Eusébio da Silva Ferreira, known as Eusebio, who has died aged 71, was a beloved and respected football star who was born into poverty in Africa but became an international sporting icon. He is acknowledged as one of the game's greatest ever strikers and was voted one of the 10 best players of all time.
Affectionately known as the Black Panther or The King, he was born in Mozambique but made his name as a fearsome striker for Portugal at the 1966 World Cup in England, where he was top scorer with nine goals. He also won the European Cup with Benfica in 1962 and was named European Footballer of the Year in 1965.
His biggest accomplishment was probably leading Portugal to their third-place finish in 1966, but his agility and speed made him one of Europe's most dangerous forwards for most of a career that lasted two decades. He won 64 caps and scored 41 goals for Portugal, records that stood for almost two decades.
He was also awarded the Ballon d'Or in 1965 as Europe's player of the year and twice won the Golden Boot — in 1968 and 1973 — for being top scorer in Europe. According to football's world governing body FIFA, he scored 679 goals in a total of 678 official games.
None of his goals are more famous than those he scored against North Korea in the quarterfinals of the 1966 World Cup. With Portugal trailing 3-0, Eusebio inspired his team's turnaround with four goals and an eventual 5-3 victory.
While Portugal went on to lose to England in the semifinals, Eusebio became even more popular at home when he wept openly as he left the field following the defeat.
He finished as the tournament's top scorer with nine goals. In 1998, a panel of 100 experts gathered by FIFA named him in its International Football Hall of Fame as one of the sport's top 10 all-time greats.
"There are only two black people on the list: me and Pele," Eusebio said of the honour, referring to the Brazilian great who was a friend. "I regard that as a great responsibility because I am representing Africa and Portugal, my second homeland."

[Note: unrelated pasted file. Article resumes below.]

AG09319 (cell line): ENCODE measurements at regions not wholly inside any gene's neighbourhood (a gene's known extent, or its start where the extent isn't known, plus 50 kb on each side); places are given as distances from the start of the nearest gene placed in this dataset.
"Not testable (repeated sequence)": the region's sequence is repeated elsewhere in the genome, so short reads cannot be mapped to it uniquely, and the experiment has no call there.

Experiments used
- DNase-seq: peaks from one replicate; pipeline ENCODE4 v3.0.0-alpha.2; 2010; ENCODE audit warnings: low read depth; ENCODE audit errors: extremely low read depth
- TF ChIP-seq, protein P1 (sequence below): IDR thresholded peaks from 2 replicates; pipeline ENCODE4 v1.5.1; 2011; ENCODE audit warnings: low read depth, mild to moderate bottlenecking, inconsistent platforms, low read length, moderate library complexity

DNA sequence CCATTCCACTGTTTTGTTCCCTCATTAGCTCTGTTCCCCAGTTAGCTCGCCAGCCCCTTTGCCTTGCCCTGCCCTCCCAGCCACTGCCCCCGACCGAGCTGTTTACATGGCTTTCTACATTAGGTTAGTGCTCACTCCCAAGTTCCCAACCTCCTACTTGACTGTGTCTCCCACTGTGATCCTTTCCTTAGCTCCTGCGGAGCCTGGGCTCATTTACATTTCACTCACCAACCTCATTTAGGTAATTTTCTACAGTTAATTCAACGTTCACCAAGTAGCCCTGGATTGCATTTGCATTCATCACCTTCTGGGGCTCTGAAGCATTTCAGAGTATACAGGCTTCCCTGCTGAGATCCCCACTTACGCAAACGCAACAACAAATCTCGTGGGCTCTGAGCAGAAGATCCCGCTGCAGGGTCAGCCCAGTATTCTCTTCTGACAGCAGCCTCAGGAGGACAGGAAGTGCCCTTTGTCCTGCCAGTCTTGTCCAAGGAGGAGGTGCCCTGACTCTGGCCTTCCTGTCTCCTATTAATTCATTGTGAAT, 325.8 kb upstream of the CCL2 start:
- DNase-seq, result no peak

Eusebio was born in Lourenco Marques, now Maputo, the Mozambican capital, during the Second World War when the southeast African country was still a Portuguese colony.
He came from a poor family and used to play barefoot in the streets of Maputo with a ball of rags. He started playing professionally in Mozambique's Sporting de Lourenco Marques and was hired by Benfica in 1960, even though he was expected to join Benfica's great rivals Sporting Lisbon.
Known for his unpretentious and easy manner as well as his courage and ball skills, his popularity in Portugal was such that in 1964, when Italian clubs offered to buy Eusebio for sums that were astronomical for the time, the country's then-dictator, Antonio Salazar, decreed that the player was a national treasure, meaning that he could not be sold abroad.
In a playing career unparalleled in Portugal, Eusebio was a cornerstone of the Benfica team that won back-to-back European titles in the early 1960s.
In an epic European Cup final against Real Madrid in 1962, when a first-half hat trick by Ferenc Puskas looked like it would be enough to secure the trophy for the Spanish club, Eusebio scored the last two goals as the Lisbon team came back to win 5-3 and clinch Benfica's second straight continental title.
With Benfica, he won 11 Portuguese league titles and five Portuguese Cups, and remains the club's best-known player. A bronze statue of him, poised to kick a ball, stands outside Benfica's Stadium of Light.
However, his display in the game against North Korea had already immortalised him to most Portuguese fans. In that quarterfinal at Goodison Park in Liverpool, Portugal made a bad start and was three goals down after 23 minutes but Eusebio led Portugal's legendary comeback by repeatedly charging at the Korean defence, scoring four goals in just over 30 minutes.
After his first two goals, he picked the ball out of the net, ran back to the halfway line and placed it in the centre spot for the restart.
He completed his hat trick with a 56th-minute equaliser before scoring his fourth from the penalty spot as North Korea's defence fell apart.
"That was the best game of my life in a Portugal jersey," Eusebio said. "It left its mark on me."
He scored 41 goals in 64 games for Portugal. After five knee operations, he played his last game for Benfica in 1975.
He then moved to North America where he spent the last years of his career playing for the Boston Minutemen, Toronto Metros, Las Vegas Quicksilver and Buffalo Stallions through to 1980.
He stayed on at Benfica as an assistant coach after his retirement and travelled widely with the Portuguese national side as a soccer ambassador.
Eusebio was referred to as the O Rei (the king) in his later years, enjoying widespread affection.
He is survived by his wife, Flora, two daughters and several grandchildren.